Once the food material arrives in the stomach, it can be temporarily stored and mechanically and chemically broken down by the actions of stomach acids and enzymes. The secretion of intrinsic factor produced by the stomach helps with proper absorption of B12. The ability of the stomach to store food stems from its compliance and ability to change size. On average, the lesser curvature of the stomach has a length of approximately 10cm and the larger curvature has a length of approximately 40cm. The stomach typically spans from vertebrae T7 and L3 giving it the ultimate ability to hold on to a large amount of food.
The stomach's function in breaking down food materials mechanically is due to its sophisticated muscular dimensions. The stomach has 3 muscular layers: an inner oblique layer, a middle circular layer, and an external longitudinal layer. The contraction and relaxation of these 3 muscular layers of the stomach assist in the mixing and churning activities essential in the formation of chyme. Then the chemical breakdown of food material in the stomach is propagated by the gastric glands produced majorly by the parietal cells, the chief cells, G-cells, the foveolar cells, and the mucous neck cells. The parietal cells secrete intrinsic factor and hydrochloric acid. The intrinsic factor produced is essential in the absorption of vitamin B12. It binds to B12 allowing for proper absorption at the ileum of the small intestine. The hydrochloric acid produced by the parietal cell keeps the stomach pH between 1.5-2.0. The acidity of the stomach brought on by hydrochloric acid destroys most of the microorganisms ingested with food; denatures protein and breaks down plant cell walls; and is essential for the activation and function of pepsin, a protein-digesting enzyme secreted by chief cells. The chief cells produce a zymogen called pepsinogen, which gets activated at pH between 1.5-2 to become pepsin. Pepsin is a protein digesting enzyme. The foveolar cells and mucous neck cells produces mucous, which protects the gastric epithelium from acidic corrosion. The G cells are abundant within the pyloric section of the stomach. They produces gastrin which stimulates secretions from the parietal and chief cells. Within the pyloric section of the stomach, D cells produces somatostatin, which inhibits the release of gastrin.
The small intestine is the next location where digestion take place. But unlike the stomach, which has minor absorptive property, 90% of food absorption occurs in the small intestine. The small intestine has three segments: the duodenum, the jejunum, and the ileum. The duodenum receives chyme from the stomach as well as digestive material from the pancreas and the liver. The jejunum is where the bulk of chemical digestion and absorption occur. The ileum also has digestion and absorption function. The ileum is the last segment of the small intestine and has the ileocecal valve, a sphincter that controls the flow of material from the ileum to the cecum of the large intestine. The mucosa of the small intestine has villi and each villus has multiple microvilli; thereby increasing the surface area exponentially for optimal absorption. There are extensive networks of capillaries within the villi that carry absorbed nutrients to the hepatic portal circulation. Also, there is a vast quantity of lymphatic capillaries called lacteals that aid in chylomicron transportation to the venous circulation.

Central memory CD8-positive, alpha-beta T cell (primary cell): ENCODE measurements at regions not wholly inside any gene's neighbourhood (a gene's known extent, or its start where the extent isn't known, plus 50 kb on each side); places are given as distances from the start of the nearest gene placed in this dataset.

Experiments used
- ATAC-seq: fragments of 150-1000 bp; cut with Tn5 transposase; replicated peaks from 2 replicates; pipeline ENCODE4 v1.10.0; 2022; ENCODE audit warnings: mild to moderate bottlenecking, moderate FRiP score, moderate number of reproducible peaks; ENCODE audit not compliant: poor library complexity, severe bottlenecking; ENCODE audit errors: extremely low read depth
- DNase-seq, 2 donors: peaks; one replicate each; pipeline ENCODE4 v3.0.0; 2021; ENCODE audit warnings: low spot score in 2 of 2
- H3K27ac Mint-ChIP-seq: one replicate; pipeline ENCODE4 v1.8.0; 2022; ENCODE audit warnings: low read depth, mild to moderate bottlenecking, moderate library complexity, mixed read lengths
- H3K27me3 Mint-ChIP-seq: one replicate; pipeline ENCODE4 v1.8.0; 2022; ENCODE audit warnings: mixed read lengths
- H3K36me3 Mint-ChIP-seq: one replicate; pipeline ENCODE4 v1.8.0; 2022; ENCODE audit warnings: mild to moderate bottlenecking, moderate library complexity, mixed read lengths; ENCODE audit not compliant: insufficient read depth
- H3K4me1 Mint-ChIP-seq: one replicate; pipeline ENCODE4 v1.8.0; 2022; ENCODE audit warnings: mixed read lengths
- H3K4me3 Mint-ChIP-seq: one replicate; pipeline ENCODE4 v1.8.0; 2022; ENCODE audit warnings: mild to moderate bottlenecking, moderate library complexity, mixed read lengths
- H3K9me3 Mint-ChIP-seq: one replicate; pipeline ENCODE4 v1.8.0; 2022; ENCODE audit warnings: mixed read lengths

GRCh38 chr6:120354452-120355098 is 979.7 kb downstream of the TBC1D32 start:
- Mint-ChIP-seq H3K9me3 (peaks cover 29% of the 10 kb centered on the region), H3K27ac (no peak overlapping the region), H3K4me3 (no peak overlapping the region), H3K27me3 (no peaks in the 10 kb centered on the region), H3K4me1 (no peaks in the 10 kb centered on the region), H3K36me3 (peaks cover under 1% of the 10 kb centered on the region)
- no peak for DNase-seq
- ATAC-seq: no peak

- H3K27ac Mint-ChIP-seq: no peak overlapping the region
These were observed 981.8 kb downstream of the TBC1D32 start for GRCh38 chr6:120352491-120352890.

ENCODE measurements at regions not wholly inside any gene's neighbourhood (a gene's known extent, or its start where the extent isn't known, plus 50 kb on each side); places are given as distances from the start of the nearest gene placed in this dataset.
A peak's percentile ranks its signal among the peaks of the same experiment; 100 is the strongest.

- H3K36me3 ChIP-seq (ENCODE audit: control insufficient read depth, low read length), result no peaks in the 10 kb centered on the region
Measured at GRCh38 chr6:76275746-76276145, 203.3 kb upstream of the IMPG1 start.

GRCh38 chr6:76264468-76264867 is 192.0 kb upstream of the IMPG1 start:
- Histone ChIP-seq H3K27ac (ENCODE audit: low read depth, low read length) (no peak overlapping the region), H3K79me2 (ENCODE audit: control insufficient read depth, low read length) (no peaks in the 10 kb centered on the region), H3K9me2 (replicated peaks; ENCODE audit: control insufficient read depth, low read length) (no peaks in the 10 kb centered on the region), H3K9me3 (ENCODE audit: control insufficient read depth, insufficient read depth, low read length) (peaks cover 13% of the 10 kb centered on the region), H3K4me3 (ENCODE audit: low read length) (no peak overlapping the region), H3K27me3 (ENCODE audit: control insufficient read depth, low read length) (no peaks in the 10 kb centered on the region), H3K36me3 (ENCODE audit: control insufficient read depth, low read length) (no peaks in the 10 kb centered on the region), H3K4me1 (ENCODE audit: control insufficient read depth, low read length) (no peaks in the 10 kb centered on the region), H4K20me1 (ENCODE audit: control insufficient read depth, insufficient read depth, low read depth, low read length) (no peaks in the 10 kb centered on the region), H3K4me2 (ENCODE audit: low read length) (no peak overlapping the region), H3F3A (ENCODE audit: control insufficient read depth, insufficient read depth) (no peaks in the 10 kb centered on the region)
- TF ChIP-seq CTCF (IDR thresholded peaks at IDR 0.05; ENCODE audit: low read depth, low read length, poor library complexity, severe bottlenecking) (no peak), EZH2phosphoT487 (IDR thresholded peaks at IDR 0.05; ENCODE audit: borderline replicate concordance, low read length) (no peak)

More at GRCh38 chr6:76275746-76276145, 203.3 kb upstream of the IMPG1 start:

The enzymes produced by the small intestine include lipase for fats digestion; peptidase for peptide breakdown; sucrase, maltase, and lactase for sucrose, maltose, and lactose breakdown respectively. Then there are the Brunner glands mostly found in the duodenum that produce bicarbonate for acid neutralization.
Within the duodenum of the small intestine, accessory digestive organs such as the liver and the pancreas release digestive secretions. The liver is the largest internal organ and the largest gland in the human body. It has numerous functions; but as an accessory organ of the digestive system, it produces bile which emulsifies fats and various kinds of lipids for optimal digestion. Bile produced in the liver is stored in the gallbladder. The gallbladder contracts to release bile into the duodenum when fat containing food is present. The pancreas also has exocrine glands that are essential for the food digestion process. The exocrine glands of the pancreas produce multiple enzyme precursors and enzymes which includes trypsinogen, chymotrypsinogen, and procarboxypeptidase which are activated by enteropeptidase in the small intestine; active alpha amylase; lipases and colipase which act on triglycerides and phospholipids; and several other enzymes like ribonuclease, elastase and collagenase.